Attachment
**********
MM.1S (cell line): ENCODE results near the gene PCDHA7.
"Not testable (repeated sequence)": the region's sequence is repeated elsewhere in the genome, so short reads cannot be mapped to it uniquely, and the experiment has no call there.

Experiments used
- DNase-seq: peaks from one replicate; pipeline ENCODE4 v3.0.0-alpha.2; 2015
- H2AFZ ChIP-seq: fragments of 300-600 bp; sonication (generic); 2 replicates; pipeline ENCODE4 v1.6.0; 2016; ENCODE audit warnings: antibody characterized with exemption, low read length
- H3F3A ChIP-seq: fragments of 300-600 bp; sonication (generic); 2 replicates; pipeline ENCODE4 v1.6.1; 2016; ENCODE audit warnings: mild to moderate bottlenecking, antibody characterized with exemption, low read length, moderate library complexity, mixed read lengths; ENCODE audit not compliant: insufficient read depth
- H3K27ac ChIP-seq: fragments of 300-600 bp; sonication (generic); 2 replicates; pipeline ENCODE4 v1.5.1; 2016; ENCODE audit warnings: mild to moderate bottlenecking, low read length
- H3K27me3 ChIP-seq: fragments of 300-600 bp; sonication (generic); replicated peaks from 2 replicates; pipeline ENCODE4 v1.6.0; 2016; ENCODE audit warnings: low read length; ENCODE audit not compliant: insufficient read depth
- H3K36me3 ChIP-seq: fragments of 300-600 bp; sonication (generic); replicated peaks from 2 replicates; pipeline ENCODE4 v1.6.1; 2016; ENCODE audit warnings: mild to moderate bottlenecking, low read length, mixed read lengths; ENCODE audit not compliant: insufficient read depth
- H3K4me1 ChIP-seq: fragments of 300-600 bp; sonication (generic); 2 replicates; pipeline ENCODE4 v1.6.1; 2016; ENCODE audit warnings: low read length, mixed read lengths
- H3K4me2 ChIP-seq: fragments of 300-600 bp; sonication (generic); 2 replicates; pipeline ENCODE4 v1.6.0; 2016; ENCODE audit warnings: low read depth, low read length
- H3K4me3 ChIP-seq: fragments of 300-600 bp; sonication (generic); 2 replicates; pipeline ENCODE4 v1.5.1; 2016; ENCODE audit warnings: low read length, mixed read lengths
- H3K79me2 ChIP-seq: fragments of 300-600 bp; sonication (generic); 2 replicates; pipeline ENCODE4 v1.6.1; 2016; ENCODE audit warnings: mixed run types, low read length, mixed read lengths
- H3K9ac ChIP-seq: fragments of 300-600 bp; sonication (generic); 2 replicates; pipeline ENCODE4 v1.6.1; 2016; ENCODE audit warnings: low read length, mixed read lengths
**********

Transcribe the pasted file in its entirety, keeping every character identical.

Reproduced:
MM.1S (cell line): ENCODE results near the gene PCDHA7.
"Not testable (repeated sequence)": the region's sequence is repeated elsewhere in the genome, so short reads cannot be mapped to it uniquely, and the experiment has no call there.

Experiments used
- DNase-seq: peaks from one replicate; pipeline ENCODE4 v3.0.0-alpha.2; 2015
- H2AFZ ChIP-seq: fragments of 300-600 bp; sonication (generic); 2 replicates; pipeline ENCODE4 v1.6.0; 2016; ENCODE audit warnings: antibody characterized with exemption, low read length
- H3F3A ChIP-seq: fragments of 300-600 bp; sonication (generic); 2 replicates; pipeline ENCODE4 v1.6.1; 2016; ENCODE audit warnings: mild to moderate bottlenecking, antibody characterized with exemption, low read length, moderate library complexity, mixed read lengths; ENCODE audit not compliant: insufficient read depth
- H3K27ac ChIP-seq: fragments of 300-600 bp; sonication (generic); 2 replicates; pipeline ENCODE4 v1.5.1; 2016; ENCODE audit warnings: mild to moderate bottlenecking, low read length
- H3K27me3 ChIP-seq: fragments of 300-600 bp; sonication (generic); replicated peaks from 2 replicates; pipeline ENCODE4 v1.6.0; 2016; ENCODE audit warnings: low read length; ENCODE audit not compliant: insufficient read depth
- H3K36me3 ChIP-seq: fragments of 300-600 bp; sonication (generic); replicated peaks from 2 replicates; pipeline ENCODE4 v1.6.1; 2016; ENCODE audit warnings: mild to moderate bottlenecking, low read length, mixed read lengths; ENCODE audit not compliant: insufficient read depth
- H3K4me1 ChIP-seq: fragments of 300-600 bp; sonication (generic); 2 replicates; pipeline ENCODE4 v1.6.1; 2016; ENCODE audit warnings: low read length, mixed read lengths
- H3K4me2 ChIP-seq: fragments of 300-600 bp; sonication (generic); 2 replicates; pipeline ENCODE4 v1.6.0; 2016; ENCODE audit warnings: low read depth, low read length
- H3K4me3 ChIP-seq: fragments of 300-600 bp; sonication (generic); 2 replicates; pipeline ENCODE4 v1.5.1; 2016; ENCODE audit warnings: low read length, mixed read lengths
- H3K79me2 ChIP-seq: fragments of 300-600 bp; sonication (generic); 2 replicates; pipeline ENCODE4 v1.6.1; 2016; ENCODE audit warnings: mixed run types, low read length, mixed read lengths
- H3K9ac ChIP-seq: fragments of 300-600 bp; sonication (generic); 2 replicates; pipeline ENCODE4 v1.6.1; 2016; ENCODE audit warnings: low read length, mixed read lengths